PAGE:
And I have yet to see anything from Trap to suggest that he has the courage or the foresight or both to get the best out of Seamus Coleman and James McCarthy before this Euro group comes to a halt.
He did start McCarthy behind the ever improving Shane Long against Uruguay last week, but McCarthy looked like a lost sheep for the duration of his first full cap.
Clearly, Ireland hadn’t done enough on the training ground that week, albeit with limited time at their disposal, to make McCarthy comfortable in the floating position. That Trap’s supposed to be a training ground genius makes that scenario all the more disturbing.
I like Trapattoni as it happens. He comes across as a warm and affectionate and friendly man, the sort of man you would be proud to call your grandfather.
Alas, we are not paying him over $2 million U.S. dollars a year to act out the role of grandfather. Irish soccer needs more of a godfather right now -- without wishing to insult his Italian heritage.
We need a strong leader who can kick this current Irish team into shape, get us back to a major finals and give the ailing country something to shout about once again, something to be proud of.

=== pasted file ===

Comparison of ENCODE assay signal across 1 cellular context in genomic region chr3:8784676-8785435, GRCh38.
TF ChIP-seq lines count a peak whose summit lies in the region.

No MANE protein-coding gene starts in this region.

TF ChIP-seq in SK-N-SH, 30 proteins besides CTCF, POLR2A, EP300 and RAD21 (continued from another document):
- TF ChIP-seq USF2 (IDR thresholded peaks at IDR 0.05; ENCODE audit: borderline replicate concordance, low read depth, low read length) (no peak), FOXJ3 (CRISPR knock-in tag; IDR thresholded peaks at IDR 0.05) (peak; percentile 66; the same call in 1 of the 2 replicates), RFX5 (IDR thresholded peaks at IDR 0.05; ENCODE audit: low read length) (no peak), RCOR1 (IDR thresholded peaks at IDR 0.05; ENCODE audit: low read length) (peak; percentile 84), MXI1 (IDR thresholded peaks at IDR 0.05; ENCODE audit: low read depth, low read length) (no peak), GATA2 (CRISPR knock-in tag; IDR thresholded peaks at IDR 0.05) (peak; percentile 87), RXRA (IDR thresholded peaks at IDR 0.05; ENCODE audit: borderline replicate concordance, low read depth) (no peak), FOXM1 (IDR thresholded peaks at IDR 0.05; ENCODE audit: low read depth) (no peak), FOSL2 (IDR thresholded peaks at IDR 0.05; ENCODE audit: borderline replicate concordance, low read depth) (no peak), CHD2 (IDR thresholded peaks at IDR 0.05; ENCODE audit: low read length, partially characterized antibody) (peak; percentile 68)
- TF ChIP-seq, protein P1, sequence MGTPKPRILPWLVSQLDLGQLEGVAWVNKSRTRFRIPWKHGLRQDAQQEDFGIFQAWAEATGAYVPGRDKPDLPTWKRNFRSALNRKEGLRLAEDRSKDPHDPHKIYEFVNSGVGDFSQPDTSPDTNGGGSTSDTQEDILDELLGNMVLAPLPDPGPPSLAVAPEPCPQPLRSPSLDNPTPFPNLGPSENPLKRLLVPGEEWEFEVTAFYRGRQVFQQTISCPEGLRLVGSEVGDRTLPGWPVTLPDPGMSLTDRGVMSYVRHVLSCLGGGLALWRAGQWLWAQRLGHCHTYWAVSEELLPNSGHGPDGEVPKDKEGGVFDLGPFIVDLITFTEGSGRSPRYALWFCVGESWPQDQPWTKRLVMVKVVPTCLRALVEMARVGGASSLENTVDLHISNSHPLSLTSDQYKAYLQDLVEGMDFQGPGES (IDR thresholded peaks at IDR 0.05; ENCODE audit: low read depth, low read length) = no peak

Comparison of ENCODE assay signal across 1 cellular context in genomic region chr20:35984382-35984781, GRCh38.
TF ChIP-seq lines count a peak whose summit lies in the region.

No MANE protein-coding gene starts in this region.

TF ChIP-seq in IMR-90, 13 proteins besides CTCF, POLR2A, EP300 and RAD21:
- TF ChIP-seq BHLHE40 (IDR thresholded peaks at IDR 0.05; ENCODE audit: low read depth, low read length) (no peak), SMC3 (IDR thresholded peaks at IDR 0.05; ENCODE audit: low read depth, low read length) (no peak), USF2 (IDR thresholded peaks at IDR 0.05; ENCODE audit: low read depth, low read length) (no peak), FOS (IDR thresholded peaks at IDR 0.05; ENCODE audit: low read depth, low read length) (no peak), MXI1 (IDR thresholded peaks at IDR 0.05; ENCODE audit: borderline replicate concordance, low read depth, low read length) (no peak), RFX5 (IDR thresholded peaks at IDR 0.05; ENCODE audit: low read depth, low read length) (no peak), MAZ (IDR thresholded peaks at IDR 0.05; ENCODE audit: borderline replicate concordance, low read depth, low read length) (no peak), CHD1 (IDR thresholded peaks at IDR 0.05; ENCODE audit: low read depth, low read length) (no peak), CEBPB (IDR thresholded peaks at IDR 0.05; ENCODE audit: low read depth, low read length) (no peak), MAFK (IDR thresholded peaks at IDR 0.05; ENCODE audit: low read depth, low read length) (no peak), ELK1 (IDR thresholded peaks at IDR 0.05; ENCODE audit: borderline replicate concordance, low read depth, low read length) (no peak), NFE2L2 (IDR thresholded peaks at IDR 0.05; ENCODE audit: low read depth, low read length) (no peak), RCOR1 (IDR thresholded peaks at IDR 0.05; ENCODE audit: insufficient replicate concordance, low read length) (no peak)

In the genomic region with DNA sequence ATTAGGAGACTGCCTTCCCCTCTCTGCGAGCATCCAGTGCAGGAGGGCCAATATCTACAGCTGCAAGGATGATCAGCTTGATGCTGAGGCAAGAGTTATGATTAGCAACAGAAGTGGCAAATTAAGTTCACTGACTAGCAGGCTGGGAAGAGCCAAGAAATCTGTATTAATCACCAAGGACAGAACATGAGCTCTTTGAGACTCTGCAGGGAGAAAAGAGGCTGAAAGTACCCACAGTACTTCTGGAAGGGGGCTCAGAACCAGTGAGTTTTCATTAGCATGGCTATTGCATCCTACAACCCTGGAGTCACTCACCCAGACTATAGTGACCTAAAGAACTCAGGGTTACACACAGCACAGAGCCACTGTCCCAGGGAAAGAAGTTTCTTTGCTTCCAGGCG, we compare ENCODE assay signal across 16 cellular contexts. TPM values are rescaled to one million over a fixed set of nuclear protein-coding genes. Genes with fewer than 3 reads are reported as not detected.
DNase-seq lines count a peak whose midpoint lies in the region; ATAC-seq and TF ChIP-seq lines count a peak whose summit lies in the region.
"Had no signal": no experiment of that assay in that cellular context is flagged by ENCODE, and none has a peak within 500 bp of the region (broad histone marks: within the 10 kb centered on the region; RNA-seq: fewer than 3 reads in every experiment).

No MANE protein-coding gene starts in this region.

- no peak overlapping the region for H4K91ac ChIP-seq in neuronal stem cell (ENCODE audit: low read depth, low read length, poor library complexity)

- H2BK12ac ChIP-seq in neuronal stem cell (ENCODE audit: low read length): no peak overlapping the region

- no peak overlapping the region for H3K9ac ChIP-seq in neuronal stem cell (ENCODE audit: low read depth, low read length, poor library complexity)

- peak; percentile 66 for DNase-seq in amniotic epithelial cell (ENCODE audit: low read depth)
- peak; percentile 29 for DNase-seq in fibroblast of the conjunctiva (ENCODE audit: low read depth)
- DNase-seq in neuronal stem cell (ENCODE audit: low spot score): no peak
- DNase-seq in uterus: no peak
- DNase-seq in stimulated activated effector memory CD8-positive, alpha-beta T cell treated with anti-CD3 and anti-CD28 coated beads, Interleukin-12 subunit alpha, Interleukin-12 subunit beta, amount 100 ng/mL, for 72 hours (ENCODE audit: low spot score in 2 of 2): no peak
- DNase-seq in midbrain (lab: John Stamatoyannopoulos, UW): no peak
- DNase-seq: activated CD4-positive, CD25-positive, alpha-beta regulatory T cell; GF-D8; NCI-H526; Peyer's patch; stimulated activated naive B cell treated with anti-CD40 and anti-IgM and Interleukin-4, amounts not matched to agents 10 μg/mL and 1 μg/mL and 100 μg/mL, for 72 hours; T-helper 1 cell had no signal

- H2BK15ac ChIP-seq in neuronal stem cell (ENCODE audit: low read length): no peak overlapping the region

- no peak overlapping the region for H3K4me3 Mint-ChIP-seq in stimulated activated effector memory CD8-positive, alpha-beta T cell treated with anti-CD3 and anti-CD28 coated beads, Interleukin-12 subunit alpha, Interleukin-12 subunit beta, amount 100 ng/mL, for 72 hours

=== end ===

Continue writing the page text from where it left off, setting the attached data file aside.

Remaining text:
Big Jack did just that for us when he scraped into the Euro ’88 finals and then beat England in Stuttgart.
If Trap can get us to Poland and the Ukraine next year, even if he has to scrape into the finals, then he will deserve a new contract and another two years in the job.
If he doesn’t, then we should get his translator to look up the Italian for goodbye, though I’m sure his limited English knows exactly what that means.
GAA: Living in Meath and shouting for the Royals, on the few occasions I do shout at a GAA match, means backing Dublin to win, something that is always a dangerous game to play in this media business. I have, however, been telling anyone who will listen that Pat Gilroy’s team will win the All-Ireland this year, and the fact that they are already into the league final just backs my view.